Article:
Matthew Ramthun ’02 Receives “Golden Apple Award from WHO-TV

At the end of every month during the school year, students and staff at Lakewood Elementary School in Norwalk gather to recognize student achievement.

The Sept. 27 assembly was held outdoors because the Lakewood gymnasium was under construction.

The first thing fifth-grade teacher Matthew Ramthun ’02 noticed when he stepped outside was the presence of several cameras.

“I figured somebody was getting an award,” he said. “So I looked at the other staff members, trying to figure out who it might be.”

He had a much better idea when his wife, Hillarie, three daughters and two-week-old son arrived, followed by a former student and his mother.

A WHO-TV reporter announced that Ramthun was being awarded the station’s “Golden Apple” award for September. The award is sponsored by the station and IMT Insurance.

“I was very shocked, very surprised and very humbled,” said Ramthun, who has taught fifth-graders at Lakewood for 16 years. “There are so many deserving teachers out there, and I felt fortunate, lucky and honored that a student thought enough about me to go through that process. I felt very proud.”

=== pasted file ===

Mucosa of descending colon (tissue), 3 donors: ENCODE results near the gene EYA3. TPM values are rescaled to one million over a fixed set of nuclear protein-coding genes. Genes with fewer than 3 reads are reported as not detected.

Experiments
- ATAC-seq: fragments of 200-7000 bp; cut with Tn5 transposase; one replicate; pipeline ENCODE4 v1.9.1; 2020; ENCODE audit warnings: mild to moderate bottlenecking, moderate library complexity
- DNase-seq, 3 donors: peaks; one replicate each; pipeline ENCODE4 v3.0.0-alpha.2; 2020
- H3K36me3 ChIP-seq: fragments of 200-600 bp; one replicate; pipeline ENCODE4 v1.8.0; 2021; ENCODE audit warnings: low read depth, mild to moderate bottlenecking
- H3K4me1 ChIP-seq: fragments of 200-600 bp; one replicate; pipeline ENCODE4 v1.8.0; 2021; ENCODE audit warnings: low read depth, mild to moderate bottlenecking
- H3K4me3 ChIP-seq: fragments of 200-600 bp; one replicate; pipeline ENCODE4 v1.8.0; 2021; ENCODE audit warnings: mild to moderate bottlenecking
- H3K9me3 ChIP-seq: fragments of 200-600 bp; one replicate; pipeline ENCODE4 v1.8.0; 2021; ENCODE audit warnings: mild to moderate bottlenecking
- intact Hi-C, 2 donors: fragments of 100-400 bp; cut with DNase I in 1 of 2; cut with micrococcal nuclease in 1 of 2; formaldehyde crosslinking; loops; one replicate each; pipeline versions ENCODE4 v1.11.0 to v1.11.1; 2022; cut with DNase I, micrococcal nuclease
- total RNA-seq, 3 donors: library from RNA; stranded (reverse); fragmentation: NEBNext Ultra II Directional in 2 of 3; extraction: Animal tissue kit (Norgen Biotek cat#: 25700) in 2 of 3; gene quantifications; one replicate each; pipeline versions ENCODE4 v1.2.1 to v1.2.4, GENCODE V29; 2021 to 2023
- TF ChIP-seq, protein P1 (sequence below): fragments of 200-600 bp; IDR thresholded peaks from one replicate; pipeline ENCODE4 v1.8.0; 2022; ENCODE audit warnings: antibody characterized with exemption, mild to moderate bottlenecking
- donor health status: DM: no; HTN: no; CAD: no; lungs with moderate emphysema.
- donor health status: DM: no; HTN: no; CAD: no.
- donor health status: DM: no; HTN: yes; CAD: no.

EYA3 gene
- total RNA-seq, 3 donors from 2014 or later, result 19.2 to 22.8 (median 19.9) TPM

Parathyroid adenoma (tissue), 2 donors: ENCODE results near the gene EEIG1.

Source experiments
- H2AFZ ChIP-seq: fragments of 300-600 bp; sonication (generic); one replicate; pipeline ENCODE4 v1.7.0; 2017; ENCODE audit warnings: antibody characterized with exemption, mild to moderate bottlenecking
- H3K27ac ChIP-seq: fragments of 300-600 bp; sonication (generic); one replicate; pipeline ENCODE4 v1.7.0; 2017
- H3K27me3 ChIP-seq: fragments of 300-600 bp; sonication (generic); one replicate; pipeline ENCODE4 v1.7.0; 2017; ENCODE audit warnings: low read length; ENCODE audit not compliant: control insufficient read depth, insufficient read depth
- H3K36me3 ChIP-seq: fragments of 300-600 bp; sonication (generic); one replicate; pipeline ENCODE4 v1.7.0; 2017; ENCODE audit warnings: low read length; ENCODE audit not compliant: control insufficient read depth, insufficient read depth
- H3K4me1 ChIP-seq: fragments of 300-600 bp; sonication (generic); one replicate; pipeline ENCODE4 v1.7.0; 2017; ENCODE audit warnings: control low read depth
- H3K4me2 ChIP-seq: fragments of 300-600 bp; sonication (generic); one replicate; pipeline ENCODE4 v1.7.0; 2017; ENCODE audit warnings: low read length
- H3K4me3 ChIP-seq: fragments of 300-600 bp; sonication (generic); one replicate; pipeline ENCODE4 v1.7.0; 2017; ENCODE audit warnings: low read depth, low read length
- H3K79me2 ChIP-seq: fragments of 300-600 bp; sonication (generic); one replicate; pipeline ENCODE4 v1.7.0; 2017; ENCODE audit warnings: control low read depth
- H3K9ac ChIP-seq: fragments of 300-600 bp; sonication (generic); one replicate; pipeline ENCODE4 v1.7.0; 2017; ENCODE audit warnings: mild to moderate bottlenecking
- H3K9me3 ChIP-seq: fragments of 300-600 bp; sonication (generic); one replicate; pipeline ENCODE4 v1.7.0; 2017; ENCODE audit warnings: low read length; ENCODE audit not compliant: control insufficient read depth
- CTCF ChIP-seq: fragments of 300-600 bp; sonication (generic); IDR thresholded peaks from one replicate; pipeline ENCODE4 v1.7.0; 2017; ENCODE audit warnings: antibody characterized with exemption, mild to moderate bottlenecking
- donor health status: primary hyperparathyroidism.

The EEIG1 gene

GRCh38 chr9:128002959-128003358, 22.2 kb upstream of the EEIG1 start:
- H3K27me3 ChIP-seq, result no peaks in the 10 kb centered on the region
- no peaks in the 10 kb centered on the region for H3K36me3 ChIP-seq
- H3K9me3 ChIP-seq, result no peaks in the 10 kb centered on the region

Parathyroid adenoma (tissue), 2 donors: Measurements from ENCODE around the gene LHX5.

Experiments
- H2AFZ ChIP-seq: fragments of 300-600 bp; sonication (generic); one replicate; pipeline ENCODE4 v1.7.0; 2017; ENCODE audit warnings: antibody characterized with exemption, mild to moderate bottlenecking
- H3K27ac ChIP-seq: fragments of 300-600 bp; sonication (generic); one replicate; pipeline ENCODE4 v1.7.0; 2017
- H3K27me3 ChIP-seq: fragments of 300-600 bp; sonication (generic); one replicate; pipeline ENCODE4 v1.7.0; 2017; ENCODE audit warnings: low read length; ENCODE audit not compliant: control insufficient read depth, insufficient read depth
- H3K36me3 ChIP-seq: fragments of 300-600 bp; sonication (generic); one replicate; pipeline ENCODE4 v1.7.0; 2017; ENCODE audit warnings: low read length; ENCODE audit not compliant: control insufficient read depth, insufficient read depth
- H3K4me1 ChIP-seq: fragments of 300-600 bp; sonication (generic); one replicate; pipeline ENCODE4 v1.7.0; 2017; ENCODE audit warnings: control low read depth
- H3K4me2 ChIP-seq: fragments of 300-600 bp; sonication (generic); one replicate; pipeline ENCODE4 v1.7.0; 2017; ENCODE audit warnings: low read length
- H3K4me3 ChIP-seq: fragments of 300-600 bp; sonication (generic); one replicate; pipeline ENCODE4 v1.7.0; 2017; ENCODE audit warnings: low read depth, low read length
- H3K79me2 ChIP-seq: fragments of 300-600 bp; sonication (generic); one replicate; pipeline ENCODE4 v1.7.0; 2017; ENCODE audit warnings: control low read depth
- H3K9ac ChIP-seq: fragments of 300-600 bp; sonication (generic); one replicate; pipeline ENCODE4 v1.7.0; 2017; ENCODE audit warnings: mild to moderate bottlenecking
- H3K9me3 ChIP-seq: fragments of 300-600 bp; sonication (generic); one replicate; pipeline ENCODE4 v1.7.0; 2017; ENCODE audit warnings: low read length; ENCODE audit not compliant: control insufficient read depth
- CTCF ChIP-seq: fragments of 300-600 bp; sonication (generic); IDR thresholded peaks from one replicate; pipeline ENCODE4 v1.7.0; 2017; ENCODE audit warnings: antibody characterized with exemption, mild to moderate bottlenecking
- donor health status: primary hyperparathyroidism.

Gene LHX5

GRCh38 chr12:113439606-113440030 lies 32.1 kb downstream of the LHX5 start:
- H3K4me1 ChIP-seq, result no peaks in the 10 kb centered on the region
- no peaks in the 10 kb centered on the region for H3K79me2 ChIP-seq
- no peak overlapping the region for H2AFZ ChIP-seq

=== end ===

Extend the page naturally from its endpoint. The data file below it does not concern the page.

Ramthun joins at least four other Simpson graduates who have received Golden Apple awards: Todd Jones ’95 (awarded in April 1997); Mike Fisher ’06, (September 2009); Shaen Polasky ’07 (April 2014); and Nicole Crawford ’06 (October 2015).

In his nomination letter, Sam Lemke, the former student, praised Ramthun for how he encourages students to believe in themselves.

Ramthun said that’s how he was taught at Simpson.

“Simpson had a huge impact,” he said. “With all the practicum and field experience that I had at Simpson, and the guidance and leadership of the professors, they encouraged me and made me believe I could be a phenomenal teacher.”

When he was in college, Ramthun said, not many males pursued careers in elementary education.

“Simpson encouraged me to believe I could do it.”

It’s a message he wants his students to take to heart.

“I try to be very positive and help them see the positive things in their lives,” he said. “I try to build relationships with them beyond academics. I want to get to know them as a person and what their interests are, so when it’s time to do schoolwork and get to work, hopefully I’ve earned their trust and respect.”

Ramthun’s classroom will soon contain a plaque and a golden apple to show that his approach is working.

 

 

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